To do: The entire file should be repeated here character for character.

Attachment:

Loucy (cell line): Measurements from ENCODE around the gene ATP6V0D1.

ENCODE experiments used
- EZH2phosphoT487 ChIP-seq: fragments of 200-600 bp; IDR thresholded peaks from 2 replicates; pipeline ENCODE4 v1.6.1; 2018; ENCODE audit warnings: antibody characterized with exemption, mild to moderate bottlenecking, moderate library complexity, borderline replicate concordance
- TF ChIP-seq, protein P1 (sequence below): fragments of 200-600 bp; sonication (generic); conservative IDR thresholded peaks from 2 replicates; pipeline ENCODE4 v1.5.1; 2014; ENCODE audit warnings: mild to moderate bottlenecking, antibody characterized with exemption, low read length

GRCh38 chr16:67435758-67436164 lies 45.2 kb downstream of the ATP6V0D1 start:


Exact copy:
Loucy (cell line): Measurements from ENCODE around the gene ATP6V0D1.

ENCODE experiments used
- EZH2phosphoT487 ChIP-seq: fragments of 200-600 bp; IDR thresholded peaks from 2 replicates; pipeline ENCODE4 v1.6.1; 2018; ENCODE audit warnings: antibody characterized with exemption, mild to moderate bottlenecking, moderate library complexity, borderline replicate concordance
- TF ChIP-seq, protein P1 (sequence below): fragments of 200-600 bp; sonication (generic); conservative IDR thresholded peaks from 2 replicates; pipeline ENCODE4 v1.5.1; 2014; ENCODE audit warnings: mild to moderate bottlenecking, antibody characterized with exemption, low read length

GRCh38 chr16:67435758-67436164 lies 45.2 kb downstream of the ATP6V0D1 start: